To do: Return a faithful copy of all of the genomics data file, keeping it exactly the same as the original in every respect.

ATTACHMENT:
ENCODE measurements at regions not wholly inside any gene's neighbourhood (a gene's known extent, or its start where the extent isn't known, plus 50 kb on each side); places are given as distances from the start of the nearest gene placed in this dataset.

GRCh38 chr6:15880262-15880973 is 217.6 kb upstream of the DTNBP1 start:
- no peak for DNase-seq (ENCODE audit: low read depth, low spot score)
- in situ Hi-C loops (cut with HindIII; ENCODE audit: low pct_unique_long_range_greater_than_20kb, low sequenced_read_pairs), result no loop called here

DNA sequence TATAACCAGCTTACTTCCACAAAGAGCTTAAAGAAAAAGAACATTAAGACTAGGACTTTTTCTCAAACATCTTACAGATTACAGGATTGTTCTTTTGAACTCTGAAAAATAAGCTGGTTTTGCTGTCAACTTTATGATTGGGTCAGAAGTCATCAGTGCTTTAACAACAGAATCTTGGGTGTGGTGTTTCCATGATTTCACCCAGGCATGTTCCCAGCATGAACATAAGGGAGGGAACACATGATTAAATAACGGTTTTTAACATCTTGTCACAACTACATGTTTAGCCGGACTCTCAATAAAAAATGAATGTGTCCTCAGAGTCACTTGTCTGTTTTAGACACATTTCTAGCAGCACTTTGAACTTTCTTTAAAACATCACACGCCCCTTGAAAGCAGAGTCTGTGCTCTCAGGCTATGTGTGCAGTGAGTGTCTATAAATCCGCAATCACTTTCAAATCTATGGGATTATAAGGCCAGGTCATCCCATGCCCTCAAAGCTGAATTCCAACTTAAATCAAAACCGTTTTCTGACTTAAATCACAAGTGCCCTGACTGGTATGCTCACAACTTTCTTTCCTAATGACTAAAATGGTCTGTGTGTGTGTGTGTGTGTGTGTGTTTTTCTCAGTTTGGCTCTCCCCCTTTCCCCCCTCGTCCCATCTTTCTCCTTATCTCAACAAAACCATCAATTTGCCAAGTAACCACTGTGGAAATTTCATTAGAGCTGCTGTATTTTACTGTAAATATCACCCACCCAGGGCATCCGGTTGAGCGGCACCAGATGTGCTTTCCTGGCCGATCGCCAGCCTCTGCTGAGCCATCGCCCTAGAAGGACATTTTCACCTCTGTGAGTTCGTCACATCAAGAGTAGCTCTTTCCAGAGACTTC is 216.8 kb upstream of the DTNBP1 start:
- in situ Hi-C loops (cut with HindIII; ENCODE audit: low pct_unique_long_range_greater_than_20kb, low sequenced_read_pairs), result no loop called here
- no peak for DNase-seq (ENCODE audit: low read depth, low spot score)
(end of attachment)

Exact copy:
ENCODE measurements at regions not wholly inside any gene's neighbourhood (a gene's known extent, or its start where the extent isn't known, plus 50 kb on each side); places are given as distances from the start of the nearest gene placed in this dataset.

GRCh38 chr6:15880262-15880973 is 217.6 kb upstream of the DTNBP1 start:
- no peak for DNase-seq (ENCODE audit: low read depth, low spot score)
- in situ Hi-C loops (cut with HindIII; ENCODE audit: low pct_unique_long_range_greater_than_20kb, low sequenced_read_pairs), result no loop called here

DNA sequence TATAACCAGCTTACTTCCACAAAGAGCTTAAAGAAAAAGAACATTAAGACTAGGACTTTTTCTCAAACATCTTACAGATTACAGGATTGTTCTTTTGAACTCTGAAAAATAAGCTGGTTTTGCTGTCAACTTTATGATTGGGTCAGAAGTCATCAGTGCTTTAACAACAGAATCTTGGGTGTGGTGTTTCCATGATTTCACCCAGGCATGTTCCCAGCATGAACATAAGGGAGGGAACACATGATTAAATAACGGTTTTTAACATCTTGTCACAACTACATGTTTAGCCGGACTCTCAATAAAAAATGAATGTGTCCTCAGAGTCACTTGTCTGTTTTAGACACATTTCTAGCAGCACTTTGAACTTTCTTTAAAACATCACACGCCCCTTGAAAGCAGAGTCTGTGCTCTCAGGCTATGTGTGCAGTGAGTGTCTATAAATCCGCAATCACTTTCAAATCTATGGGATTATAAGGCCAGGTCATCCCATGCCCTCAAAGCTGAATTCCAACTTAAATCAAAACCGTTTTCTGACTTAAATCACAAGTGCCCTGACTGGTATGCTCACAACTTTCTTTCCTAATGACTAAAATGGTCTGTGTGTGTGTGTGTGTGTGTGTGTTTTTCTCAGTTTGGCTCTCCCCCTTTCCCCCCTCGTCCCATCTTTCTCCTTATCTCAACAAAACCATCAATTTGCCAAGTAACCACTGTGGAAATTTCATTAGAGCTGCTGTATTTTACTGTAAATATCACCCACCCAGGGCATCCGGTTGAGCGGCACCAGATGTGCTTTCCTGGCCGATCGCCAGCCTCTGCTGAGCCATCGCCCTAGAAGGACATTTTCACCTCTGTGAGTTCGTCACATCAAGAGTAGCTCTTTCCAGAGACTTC is 216.8 kb upstream of the DTNBP1 start:
- in situ Hi-C loops (cut with HindIII; ENCODE audit: low pct_unique_long_range_greater_than_20kb, low sequenced_read_pairs), result no loop called here
- no peak for DNase-seq (ENCODE audit: low read depth, low spot score)